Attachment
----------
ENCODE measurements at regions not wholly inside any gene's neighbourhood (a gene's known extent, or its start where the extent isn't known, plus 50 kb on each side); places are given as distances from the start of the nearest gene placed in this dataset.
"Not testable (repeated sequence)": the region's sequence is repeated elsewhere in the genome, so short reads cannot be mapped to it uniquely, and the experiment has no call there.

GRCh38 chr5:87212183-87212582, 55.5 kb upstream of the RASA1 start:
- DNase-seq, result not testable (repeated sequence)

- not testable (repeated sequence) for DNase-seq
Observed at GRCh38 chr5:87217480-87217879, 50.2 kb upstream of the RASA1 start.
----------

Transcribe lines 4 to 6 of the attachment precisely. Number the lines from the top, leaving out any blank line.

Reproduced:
- DNase-seq, result not testable (repeated sequence)

- not testable (repeated sequence) for DNase-seq
Observed at GRCh38 chr5:87217480-87217879, 50.2 kb upstream of the RASA1 start.